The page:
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Students of Lancaster University have created a large artwork on the Sports Centre Hill to protest against unethical investments made by the university.
The artwork depicts the word ‘DIVEST’ below a large cross, and measures 105 square metres. Pictures of the artwork were uploaded to a website titled ‘Fossil Free Lancaster’ on Monday Week 9.
According to the website, “Lancaster University currently invests £251,678 in the fossil fuel industry; £33,238 in the arms trade; and £28,873 in tobacco companies”.
A Freedom of Information request lodged by Emily Winter in October 2014 revealed that the University did invest in BAE Systems, and LancasterEthicalInvestment.tumblr.com – a blog that analyses the University’s investments – explained their opposition to investment in this company: “Even in regard to their not so “clean” record the very nature of their work is not something we support and suggest divestment in them, as the nature of their work supports the arms industry.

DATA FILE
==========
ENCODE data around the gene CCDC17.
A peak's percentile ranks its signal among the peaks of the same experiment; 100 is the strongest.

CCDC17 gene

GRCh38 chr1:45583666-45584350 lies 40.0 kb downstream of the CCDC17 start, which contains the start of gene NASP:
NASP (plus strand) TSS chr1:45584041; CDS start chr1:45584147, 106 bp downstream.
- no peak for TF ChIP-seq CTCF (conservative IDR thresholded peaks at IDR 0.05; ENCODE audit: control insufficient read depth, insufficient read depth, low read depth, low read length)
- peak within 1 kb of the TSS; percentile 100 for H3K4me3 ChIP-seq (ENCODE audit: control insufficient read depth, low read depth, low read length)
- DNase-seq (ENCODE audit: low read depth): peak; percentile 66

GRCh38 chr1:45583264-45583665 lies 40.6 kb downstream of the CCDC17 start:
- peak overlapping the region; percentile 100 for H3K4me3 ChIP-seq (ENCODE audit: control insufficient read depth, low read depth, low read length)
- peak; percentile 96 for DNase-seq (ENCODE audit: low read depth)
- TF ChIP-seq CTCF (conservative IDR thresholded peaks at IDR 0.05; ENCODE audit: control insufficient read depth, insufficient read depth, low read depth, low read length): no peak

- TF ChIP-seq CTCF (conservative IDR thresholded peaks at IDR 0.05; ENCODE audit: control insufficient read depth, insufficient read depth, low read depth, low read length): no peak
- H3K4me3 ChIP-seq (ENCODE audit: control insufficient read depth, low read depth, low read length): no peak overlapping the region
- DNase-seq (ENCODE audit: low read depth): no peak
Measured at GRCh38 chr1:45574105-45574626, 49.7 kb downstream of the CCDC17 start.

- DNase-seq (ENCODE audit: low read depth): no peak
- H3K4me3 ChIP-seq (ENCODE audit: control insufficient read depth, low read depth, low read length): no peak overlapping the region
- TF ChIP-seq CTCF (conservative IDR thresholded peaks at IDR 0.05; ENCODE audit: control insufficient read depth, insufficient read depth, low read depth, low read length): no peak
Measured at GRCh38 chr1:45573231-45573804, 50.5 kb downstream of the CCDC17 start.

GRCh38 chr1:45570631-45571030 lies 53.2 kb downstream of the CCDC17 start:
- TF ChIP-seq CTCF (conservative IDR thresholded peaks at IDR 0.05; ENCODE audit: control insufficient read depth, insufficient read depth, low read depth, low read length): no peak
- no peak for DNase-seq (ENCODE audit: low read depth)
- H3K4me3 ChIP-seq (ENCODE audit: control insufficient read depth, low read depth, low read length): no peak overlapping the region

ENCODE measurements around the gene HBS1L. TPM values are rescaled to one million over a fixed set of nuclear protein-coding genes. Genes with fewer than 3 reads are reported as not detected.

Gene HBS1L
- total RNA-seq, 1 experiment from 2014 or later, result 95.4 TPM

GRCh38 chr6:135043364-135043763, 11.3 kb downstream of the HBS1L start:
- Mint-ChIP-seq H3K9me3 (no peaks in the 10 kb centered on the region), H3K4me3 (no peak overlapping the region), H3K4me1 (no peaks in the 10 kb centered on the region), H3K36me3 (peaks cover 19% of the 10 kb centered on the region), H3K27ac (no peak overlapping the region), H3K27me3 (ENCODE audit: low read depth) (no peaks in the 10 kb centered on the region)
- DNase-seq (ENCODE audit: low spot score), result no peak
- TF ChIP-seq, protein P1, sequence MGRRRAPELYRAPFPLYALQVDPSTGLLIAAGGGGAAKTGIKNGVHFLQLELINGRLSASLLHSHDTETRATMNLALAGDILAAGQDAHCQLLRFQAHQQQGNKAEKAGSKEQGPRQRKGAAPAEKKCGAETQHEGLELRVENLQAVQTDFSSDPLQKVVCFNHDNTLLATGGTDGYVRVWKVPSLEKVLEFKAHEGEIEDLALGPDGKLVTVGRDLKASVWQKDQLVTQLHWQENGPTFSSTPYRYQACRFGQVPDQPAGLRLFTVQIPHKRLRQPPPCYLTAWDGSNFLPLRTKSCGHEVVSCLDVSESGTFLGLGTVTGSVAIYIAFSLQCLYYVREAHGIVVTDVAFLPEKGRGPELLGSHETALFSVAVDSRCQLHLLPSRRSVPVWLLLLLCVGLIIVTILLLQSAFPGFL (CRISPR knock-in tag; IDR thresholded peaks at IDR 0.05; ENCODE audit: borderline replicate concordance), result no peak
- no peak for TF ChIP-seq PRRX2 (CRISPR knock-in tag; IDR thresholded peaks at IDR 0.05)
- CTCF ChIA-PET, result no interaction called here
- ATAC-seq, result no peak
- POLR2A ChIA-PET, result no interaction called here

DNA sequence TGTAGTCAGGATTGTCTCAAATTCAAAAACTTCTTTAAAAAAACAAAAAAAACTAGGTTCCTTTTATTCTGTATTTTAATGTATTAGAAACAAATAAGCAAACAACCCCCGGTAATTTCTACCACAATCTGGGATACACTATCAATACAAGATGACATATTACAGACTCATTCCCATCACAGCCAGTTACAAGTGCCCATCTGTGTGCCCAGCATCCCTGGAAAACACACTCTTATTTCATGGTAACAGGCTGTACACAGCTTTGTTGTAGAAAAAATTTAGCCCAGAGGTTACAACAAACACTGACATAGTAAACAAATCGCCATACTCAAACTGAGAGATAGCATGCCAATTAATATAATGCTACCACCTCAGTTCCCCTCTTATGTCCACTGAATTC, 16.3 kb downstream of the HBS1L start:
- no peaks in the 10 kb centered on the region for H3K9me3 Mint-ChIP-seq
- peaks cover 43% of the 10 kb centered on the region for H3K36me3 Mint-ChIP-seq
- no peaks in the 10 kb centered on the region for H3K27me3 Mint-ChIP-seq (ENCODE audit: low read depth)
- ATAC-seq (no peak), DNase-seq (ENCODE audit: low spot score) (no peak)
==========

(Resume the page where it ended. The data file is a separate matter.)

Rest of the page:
“The company controls a tremendous amount of the world’s defence industry, and especially dominates the UK market.”
A petition calling on the University to divest from unethical investments has reached 1,220 signatures in around one year. The petition, hosted on the Fossil Free UK website, calls on the university to be more transparent with their investments, have a student position on the investment committee, and invest more into renewable energy.
The petition argues: “UK universities support the fossil fuel industry directly through investments in companies such as BP and Shell. Lancaster University’s involvement within this industry is incompatible with their image as a green university, actively promoting renewable energy and sustainability.”
“We believe an increased awareness and lobbying by students will encourage the university management to adopt an ethical investment policy.”
LUSU responded to the ‘DIVEST’ artwork, saying: “This was an example of independent student-led activism and we support our members’ right to express their views on matters like this.”